Tax loss harvesting can save you money at tax time, but there are some key dates & rules you need to know. Learn about tax loss harvesting in Australia. 🇦🇺
What is tax loss harvesting?
Also known as tax loss selling, tax loss harvesting is a legal tax reduction strategy. It involves selling an underperforming asset at a loss, in order to offset that loss against taxable gains.
The ATO is clear that capital losses may be offset against gains to reduce your overall tax bill - but there are some rules you need to know about.
For starters, your capital losses must be used at the first opportunity. So if you have capital gains as well as losses in the same financial year, you must use your losses that year to offset.
If you have no capital gains to offset your losses against, you can carry forward your net capital loss to deduct it from your capital gains in later years. There's no time limit on how long you can carry forward losses, but you must use them if you have gains.
There are also a number of non-allowable capital losses, including:
- Personal use assets
- Assets that are exempt from Capital Gains Tax
- Collectibles under a certain value
How tax loss harvesting works
Tax loss harvesting is easiest to understand with an example.
Let’s say you bought Bitcoin at $20,000 and ETH at $4,000. Since then, the price of Bitcoin has gone up to $22,000, while the price of ETH has fallen to $2,000.
You want to cash out your Bitcoin gains so you sell for $22,000. You’ll be liable to pay Capital Gains Tax on your $2,000 gain currently.
But with tax loss harvesting, you could also sell your ETH for $2,000 and offset your $2,000 loss against your $2,000 gain - meaning you’d pay no tax at all.
Some investors may then think they can buy back the asset they realized a loss on - effectively creating a paper loss for tax purposes. But the ATO has specific rules to stop Australian investors from creating artificial losses for tax purposes.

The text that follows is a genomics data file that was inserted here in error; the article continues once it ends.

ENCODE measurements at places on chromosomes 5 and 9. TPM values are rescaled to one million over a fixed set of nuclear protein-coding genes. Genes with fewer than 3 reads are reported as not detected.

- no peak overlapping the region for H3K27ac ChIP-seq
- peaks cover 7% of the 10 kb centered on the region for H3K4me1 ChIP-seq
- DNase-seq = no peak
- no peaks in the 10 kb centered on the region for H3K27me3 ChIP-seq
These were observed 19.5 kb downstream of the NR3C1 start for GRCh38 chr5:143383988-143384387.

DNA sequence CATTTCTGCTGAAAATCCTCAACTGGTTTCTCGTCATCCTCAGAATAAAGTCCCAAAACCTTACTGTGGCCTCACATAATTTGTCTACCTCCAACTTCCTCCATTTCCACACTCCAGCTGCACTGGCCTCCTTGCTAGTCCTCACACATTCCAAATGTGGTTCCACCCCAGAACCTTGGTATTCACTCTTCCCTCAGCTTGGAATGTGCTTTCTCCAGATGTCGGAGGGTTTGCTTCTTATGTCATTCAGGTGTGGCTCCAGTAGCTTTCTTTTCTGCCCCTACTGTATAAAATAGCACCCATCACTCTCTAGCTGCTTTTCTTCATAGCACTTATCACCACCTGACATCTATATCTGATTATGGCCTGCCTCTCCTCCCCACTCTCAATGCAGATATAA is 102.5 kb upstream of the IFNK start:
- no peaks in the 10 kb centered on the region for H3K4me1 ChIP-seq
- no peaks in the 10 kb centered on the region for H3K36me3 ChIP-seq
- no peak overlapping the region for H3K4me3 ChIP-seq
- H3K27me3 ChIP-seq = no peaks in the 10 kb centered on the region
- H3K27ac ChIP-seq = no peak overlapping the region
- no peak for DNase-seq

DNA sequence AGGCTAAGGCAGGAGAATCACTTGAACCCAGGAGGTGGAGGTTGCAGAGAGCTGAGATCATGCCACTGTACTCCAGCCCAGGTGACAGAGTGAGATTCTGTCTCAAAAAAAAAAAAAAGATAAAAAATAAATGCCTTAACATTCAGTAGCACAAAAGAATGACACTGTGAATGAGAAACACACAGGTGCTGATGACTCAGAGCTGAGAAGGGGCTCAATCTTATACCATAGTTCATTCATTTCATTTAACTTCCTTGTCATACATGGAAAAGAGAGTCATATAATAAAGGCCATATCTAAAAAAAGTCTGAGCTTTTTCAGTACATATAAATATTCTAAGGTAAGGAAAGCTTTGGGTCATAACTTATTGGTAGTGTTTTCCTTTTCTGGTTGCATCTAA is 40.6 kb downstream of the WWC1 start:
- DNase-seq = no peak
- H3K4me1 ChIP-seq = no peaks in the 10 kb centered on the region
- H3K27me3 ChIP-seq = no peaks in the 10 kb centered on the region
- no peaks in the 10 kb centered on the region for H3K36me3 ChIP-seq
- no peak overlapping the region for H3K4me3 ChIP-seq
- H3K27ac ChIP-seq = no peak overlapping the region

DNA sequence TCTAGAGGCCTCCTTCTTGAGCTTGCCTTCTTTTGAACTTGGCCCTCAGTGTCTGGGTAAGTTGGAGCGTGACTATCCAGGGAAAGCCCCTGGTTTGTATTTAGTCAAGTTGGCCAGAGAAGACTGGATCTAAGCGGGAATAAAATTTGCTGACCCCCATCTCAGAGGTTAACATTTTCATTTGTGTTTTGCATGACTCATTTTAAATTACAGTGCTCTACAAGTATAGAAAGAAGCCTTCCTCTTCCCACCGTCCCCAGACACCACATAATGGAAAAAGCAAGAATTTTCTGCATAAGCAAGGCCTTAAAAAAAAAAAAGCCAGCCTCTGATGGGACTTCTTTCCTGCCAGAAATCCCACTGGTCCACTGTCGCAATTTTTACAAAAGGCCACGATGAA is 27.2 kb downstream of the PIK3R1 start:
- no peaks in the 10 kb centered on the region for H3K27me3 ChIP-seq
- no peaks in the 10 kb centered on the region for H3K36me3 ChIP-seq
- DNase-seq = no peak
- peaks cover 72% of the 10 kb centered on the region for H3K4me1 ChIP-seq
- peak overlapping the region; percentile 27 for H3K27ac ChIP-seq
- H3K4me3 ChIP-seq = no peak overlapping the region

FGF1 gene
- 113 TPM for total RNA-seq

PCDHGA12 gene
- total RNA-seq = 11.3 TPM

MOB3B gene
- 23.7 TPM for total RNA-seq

ATO & wash sales
A wash sale is when an investor sells an asset at a loss and purchases the same asset back with the intention of creating a tax benefit. It’s also known as a paper loss or artificial loss.
The ATO is aware investors do this and, as such, has a tax loss selling rule for capital assets to stop investors from being able to offset these losses against gains.
Many other tax offices around the world specify a particular time period where an investor selling and repurchasing an asset would be considered a wash sale - usually around 30 to 60 days. The ATO does not though.
Instead, the ATO says there are a number of factors that may constitute a wash sale - it all comes down to intent. If you're considered to be conducting a wash sale, capital losses as a result of these transactions cannot be claimed and offset against capital gains.
In June 2022, the ATO issued a warning to taxpayers advising them not to engage in wash sales - suggesting it will be a focus for them this tax year. The ATO states taxpayers who engage in wash sales are at risk of facing swift compliance action and potentially additional tax, interest, and penalties. Assistant Commissioner Tim Loh said, “Don’t hang yourself out to dry by engaging in a wash sale. We want you to count your losses, not have them removed by the ATO.”